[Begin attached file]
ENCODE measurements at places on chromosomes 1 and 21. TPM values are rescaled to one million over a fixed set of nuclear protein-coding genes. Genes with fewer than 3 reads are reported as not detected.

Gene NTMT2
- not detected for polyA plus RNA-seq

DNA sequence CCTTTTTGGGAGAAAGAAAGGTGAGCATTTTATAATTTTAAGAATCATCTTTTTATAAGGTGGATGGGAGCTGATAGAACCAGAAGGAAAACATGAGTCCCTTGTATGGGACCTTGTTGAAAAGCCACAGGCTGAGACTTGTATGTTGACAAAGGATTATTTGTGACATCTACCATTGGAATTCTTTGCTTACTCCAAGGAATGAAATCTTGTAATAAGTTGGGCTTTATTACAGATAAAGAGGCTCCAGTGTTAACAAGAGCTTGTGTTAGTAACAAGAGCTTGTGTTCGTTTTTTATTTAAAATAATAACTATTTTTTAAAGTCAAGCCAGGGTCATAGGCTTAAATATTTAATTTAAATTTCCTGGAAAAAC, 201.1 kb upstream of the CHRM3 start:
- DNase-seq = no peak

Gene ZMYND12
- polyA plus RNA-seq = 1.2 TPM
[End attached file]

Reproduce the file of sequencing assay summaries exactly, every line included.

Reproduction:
ENCODE measurements at places on chromosomes 1 and 21. TPM values are rescaled to one million over a fixed set of nuclear protein-coding genes. Genes with fewer than 3 reads are reported as not detected.

Gene NTMT2
- not detected for polyA plus RNA-seq

DNA sequence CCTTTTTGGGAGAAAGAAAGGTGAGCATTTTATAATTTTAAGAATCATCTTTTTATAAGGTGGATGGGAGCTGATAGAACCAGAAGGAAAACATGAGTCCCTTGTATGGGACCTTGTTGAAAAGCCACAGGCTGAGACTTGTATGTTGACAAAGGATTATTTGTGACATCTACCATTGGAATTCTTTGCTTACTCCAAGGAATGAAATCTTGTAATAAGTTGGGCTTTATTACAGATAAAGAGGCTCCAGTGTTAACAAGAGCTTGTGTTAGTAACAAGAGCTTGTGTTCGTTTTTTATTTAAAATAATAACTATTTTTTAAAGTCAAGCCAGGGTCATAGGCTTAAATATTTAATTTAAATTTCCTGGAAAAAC, 201.1 kb upstream of the CHRM3 start:
- DNase-seq = no peak

Gene ZMYND12
- polyA plus RNA-seq = 1.2 TPM